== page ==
1
$\begingroup$

Let $A\cong S^1$ be a great circle of $S^2$. I would like to calculate the relative homotopy $\pi_2(S^2,A,x_0)$. I know I have a long exact sequence of relative homotopies of pairs:

$$\pi_2(A,x_0)\to\pi_2(S^2,x_0)\to\pi_2(X,A,x_0)\to\pi_1(A,x_0)\to\pi_1(X,x_0)$$

which is

$$1\to\mathbb{Z}\to\pi_2(X,A,x_0)\to\mathbb{Z}\to1$$

As per Hatcher, the map $\mathbb{Z}\to\pi_2(X,A,x_0)$ should be induced by the inclusion $A\hookrightarrow X$, but I don't know what that implies.

$\endgroup$
  • 1
    $\begingroup$ Since $\mathbb Z$ is a free group, your sequence splits, and you get $\mathbb Z^2$ as a result. $\endgroup$ – Pedro Tamaroff Nov 9 '18 at 12:36
3
$\begingroup$

Recall that for a pair of spaces $(X,A)$ with fixed baspoint $\ast\in A$, the set $\pi_n(X,A,\ast)$ can be interpreted as the set of relative homotopy classes of maps $(D^n,S^{n-1},\ast)\rightarrow (X,A,\ast)$. For expositional ease I'll suppress the basepoints from further notaion. Now for $n\geq 2$, the set $\pi_n(X,A,\ast)$ has a group structure, and in the long exact sequence of the pair, at the point

$$\dots\rightarrow\pi_2(X)\rightarrow \pi_2(X,A)\rightarrow \pi_1(A)\rightarrow\dots,$$

the image $\pi_2X$ in $\pi_2(X,A)$ is a central subgroup.

In the case at hand we have $X=S^2$ and $A=S^1$, which gives us a short exact sequence of groups

$$0\rightarrow\pi_2(S^2)\rightarrow\pi_2(S^2,S^1)\rightarrow \pi_1(S^1)\rightarrow1.$$

As noted above, this is a central extension of $\pi_1(S^1)\cong\mathbb{Z}$ by $\pi_2(S^2)\cong\mathbb{Z}$, and such gadgets are classified by the elements in the group cohomology $H^2(\mathbb{Z},\mathbb{Z})$. However, it is well-known that $H^2(\mathbb{Z},\mathbb{Z})=0$,so the only such extension is the trivial extension. Hence the sequence is split and

$$\pi_2(S^2,S^1)\cong \mathbb{Z}\oplus\mathbb{Z}.$$

Another way to see this result uses the fact that the inclusion $i:S^1\hookrightarrow S^2$ is null-homotopic, since $\pi_1S^2=0$. Hence the homotopy fibre $F_i$ of $i$ has the trivial homotopy type $F_i\simeq S^1\times\Omega S^2$ and there is a homotopy fibration seqnce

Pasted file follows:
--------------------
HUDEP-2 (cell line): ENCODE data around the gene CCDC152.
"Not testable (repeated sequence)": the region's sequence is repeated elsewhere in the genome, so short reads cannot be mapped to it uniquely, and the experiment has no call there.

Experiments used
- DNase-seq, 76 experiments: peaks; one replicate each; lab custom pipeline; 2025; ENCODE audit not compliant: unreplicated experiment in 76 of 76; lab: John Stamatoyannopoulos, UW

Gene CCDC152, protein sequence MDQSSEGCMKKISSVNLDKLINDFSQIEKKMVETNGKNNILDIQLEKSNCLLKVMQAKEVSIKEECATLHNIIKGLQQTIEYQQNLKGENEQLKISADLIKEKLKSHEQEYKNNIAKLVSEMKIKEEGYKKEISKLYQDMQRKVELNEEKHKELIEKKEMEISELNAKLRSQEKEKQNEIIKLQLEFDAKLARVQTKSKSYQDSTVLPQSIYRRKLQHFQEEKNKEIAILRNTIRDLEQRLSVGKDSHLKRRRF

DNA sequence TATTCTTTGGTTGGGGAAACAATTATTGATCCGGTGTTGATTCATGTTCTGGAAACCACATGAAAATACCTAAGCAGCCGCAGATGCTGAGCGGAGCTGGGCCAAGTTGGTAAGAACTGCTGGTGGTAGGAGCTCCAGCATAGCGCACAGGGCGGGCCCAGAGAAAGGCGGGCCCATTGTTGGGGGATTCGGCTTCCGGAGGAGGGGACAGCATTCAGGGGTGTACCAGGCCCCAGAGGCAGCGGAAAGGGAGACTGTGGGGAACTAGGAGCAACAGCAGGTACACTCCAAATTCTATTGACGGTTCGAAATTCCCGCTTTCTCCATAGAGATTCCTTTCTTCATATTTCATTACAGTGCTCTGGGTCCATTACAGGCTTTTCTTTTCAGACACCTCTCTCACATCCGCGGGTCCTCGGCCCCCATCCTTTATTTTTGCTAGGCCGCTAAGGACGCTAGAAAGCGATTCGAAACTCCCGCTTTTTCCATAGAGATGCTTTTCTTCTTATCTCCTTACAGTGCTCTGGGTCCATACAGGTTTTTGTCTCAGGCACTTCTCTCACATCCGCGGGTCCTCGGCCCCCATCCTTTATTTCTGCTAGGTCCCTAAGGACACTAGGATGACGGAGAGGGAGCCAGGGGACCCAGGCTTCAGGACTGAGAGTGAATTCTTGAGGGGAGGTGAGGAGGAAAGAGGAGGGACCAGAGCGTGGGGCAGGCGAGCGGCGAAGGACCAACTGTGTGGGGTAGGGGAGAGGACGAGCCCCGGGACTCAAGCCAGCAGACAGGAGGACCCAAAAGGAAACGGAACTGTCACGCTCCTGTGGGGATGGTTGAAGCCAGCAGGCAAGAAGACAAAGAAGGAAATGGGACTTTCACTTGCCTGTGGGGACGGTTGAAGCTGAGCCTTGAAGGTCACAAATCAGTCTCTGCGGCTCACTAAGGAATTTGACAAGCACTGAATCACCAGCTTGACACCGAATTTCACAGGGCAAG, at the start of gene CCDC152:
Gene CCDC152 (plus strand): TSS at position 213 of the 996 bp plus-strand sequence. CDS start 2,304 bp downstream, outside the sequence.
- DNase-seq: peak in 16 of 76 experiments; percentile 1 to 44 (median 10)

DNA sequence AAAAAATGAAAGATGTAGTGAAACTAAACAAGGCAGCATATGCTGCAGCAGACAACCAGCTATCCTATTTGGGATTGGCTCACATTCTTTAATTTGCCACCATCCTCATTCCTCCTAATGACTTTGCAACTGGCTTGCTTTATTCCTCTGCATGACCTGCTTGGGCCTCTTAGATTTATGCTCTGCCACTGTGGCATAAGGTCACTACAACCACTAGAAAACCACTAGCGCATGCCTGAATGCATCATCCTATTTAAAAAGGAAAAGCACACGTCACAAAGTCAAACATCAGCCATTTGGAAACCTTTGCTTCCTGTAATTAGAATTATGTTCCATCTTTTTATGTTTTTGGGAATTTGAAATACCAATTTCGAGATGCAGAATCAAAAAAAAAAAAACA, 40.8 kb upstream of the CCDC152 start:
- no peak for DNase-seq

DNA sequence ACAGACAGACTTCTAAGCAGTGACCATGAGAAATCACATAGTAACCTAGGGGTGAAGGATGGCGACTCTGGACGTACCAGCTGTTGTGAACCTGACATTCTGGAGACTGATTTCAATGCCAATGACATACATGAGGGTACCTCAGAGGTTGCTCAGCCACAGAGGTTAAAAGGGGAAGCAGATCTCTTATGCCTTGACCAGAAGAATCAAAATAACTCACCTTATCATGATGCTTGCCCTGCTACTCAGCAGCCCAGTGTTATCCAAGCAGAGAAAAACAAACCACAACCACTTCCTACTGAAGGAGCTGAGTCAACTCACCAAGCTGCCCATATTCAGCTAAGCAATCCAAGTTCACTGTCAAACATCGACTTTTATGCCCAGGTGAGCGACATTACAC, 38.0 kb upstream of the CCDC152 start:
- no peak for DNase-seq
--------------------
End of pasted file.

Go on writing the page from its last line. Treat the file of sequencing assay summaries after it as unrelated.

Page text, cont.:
$$\Omega S^2\hookrightarrow S^1\times \Omega S^2\xrightarrow{pr} S^1\rightarrow S^2.$$

Recalling that in general, for $i:A\hookrightarrow X$ the inclusion, there is an isomorphism $\pi_n(X,A)\cong \pi_{n-1}F_i$, which leads us to the same result

$$\pi_2(S^2,S^1)\cong\pi_1(S^1\times\Omega S^2)\cong \pi_1(S^1)\oplus\pi_1(\Omega S^2)\cong\pi_1(S^1)\oplus\pi_2(S^2)\cong\mathbb{Z}\oplus\mathbb{Z}.$$

If you want to be more explicit about it, you can use the fact that for a map $\alpha:S^1\rightarrow S^1$, a null-homotopy of $i_*\alpha\in\pi_2S^2$ is equivalent to an extension $\tilde\alpha:D^2\rightarrow S^2$. Then using a bit of point-set topology to make sure your the extension $\tilde\alpha$ has the right boundary conditions, it is exactly the element in $\pi_2(S^2,S^1)$ under the first description of this group that maps to $\alpha$ under the boundary homomorphism $\partial:\pi_2(S^2,S^1)\rightarrow\pi_1(S^1)$. From here it is not difficult to verify explcitly that the assignment $\alpha\mapsto \tilde\alpha$ can be made to respect the group products, and so is the splitting homomorphism $\pi_1(S^1)\rightarrow\pi_2(S^2,S^1)$.

| cite | improve this answer | |
$\endgroup$
  • $\begingroup$ $H^2(\mathbb{Z},\mathbb{Z})$ only classifies central extensions of $\mathbb{Z}$ by $\mathbb{Z}$. In general relative $\pi_2$ is not abelian. $\endgroup$ – Najib Idrissi Nov 9 '18 at 14:24
  • $\begingroup$ @NajibIdrissi, the image of $\pi_2(S^2)$ in $\pi_2(S^2,S^1)$ is a central subgroup, as I pointed out. $\endgroup$ – Tyrone Nov 9 '18 at 14:50
  • $\begingroup$ ... you're right, of course. Sorry. $\endgroup$ – Najib Idrissi Nov 9 '18 at 15:02

Your Answer

By clicking “Post Your Answer”, you agree to our terms of service, privacy policy and cookie policy

Not the answer you're looking for? Browse other questions tagged or ask your own question.